116 3rd St SE
Cedar Rapids, Iowa 52401
I recently read a quote from the author Alex Kotlowitz that made me think about attempts to limit what students read in Iowa schools:
"Empathy is central to who we are as human beings … It's what holds us together; it's what binds us. It's part of what we are as humans, but it takes some effort. It's not as if we're naturally inclined to think of ourselves as someone else. It takes a leap of imagination."
So many of our problems today seem to stem from our inability to see the world from the perspective of others, to take that leap of imagination. There are few tools more valuable in gaining that perspective than the written word. Books are the perfect springboard to empathy.
Recently proposed bills in the Iowa Legislature, if passed, would take us in the opposite direction. They purport to be a weapon in the fight against “sinister” educators who are assigning pornography to our students. This is a solution in search of a problem meant to cloak its own actual sinister intent: to provide a backdoor mechanism for banning books and punishing schools and educators for giving access to ideas and concepts some find objectionable.
The handful of books in question are highly lauded works of art, and thus fall outside the state’s definition of pornography as being “material, taken as a whole, [which] lacks serious literary, scientific, political, or artistic value.” Mechanisms are already in place allowing parents to review materials available to their students and to request alternatives to materials they find objectionable.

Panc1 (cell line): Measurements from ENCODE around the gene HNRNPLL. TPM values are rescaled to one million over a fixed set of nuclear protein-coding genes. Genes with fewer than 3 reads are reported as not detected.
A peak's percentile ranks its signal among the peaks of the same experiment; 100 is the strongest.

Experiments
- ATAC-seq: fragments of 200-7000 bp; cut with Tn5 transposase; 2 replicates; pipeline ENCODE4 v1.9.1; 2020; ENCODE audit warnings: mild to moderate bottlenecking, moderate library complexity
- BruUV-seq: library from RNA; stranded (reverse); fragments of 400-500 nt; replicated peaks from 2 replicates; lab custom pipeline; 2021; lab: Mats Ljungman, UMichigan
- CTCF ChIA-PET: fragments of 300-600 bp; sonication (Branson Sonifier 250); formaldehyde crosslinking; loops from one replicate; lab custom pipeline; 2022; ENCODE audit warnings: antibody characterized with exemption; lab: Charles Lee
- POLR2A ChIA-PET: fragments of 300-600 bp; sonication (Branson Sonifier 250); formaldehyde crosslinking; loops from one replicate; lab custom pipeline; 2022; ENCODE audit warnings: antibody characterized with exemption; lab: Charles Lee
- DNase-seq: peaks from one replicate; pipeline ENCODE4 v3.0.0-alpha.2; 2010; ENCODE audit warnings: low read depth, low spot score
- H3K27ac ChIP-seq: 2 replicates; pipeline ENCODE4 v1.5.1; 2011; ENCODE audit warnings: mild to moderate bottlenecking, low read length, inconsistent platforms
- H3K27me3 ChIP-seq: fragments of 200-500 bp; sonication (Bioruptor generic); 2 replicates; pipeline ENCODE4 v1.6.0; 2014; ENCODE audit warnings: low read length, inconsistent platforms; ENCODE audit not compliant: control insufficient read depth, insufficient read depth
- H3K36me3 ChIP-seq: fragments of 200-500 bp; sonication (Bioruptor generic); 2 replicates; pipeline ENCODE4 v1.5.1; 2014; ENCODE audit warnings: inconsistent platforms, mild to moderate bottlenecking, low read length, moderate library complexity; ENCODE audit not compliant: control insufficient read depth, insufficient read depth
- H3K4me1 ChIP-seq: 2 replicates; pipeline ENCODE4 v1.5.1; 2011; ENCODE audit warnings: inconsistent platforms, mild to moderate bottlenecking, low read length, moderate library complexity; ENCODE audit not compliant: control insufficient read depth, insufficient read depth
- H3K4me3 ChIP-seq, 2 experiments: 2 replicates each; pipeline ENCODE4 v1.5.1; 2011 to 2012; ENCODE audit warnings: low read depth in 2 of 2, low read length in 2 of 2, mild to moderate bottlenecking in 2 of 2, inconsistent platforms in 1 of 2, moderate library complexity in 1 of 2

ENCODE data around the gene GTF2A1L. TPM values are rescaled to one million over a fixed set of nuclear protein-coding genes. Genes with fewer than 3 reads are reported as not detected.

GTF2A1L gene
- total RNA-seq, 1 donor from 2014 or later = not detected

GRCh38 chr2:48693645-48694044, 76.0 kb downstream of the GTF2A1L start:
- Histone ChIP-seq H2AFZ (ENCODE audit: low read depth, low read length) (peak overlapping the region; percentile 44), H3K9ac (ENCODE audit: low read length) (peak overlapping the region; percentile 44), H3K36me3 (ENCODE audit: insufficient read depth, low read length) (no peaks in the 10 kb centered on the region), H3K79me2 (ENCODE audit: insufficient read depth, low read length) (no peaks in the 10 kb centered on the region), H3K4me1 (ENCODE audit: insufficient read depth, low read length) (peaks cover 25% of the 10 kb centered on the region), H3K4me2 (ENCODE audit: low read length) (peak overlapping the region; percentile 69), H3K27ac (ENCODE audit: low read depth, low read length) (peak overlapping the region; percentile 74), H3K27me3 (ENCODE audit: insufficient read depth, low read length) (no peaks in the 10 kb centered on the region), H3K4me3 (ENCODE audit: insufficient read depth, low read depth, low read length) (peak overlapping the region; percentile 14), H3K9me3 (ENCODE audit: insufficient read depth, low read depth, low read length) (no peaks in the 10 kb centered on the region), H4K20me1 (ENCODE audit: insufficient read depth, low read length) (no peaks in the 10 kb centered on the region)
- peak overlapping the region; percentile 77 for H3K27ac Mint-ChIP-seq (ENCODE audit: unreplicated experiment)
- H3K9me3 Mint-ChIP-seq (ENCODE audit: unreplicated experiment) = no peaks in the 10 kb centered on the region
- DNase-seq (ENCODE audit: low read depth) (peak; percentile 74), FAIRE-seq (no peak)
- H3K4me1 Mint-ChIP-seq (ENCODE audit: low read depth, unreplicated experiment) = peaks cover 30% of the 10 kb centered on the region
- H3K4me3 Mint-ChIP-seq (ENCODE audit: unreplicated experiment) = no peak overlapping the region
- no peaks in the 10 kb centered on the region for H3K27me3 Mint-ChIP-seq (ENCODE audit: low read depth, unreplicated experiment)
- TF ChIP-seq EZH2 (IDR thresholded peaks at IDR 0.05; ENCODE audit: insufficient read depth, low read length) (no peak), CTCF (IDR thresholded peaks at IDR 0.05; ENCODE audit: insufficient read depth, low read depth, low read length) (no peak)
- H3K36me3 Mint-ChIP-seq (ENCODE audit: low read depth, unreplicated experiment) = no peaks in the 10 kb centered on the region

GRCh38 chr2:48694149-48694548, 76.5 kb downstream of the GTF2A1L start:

What these books have in common is not pornographic content, but stories about people of different colors, races, religions, sexual orientations, and gender identities, people living normal lives — save for their constant fights against the bigotry and hatred of people who lack empathy.
It is easier to demonize, marginalize and demean people we do not know. There is truth to the adage about walking a mile in someone’s shoes. Ideally, we do this by meeting people, talking with them, learning about their values and practices and beliefs.
That can be a challenge in a state as homogenous as Iowa. Where can we turn to fill that gap? Books like “The Absolutely True Diary of a Part-Time Indian” by Sherman Alexie, “The Hate U Give” by Angie Thomas, or “All Boys Aren't Blue” by George M. Johnson. Each tells a story, shares an experience, that would not be familiar to the majority of Iowa teens. For those who do see themselves in these stories, the affirmation found in their pages, the knowledge that they are not alone, is powerful and can literally save lives.
When students encounter these stories in school, they are given tools to understand what they are reading. They discuss these ideas and experiences with classmates and teachers, gaining valuable context and learning how they can add this new information to their conception of who they are and what they believe.
Iowa has long been a champion of the marginalized and oppressed. The list of social justice and civil rights firsts that took place in our state is long and should be celebrated. Iowa has not been an insular state afraid of the “other,” no matter what a vocal minority would have you believe. These bills being considered by the Legislature send the wrong message, and would have disastrous results if passed into law. Taking a page from Kotlowitz, we should seek to build empathy using one of the best tools available: books.
John Kenyon is a lifelong Iowan and executive director of the Iowa City UNESCO City of Literature organization.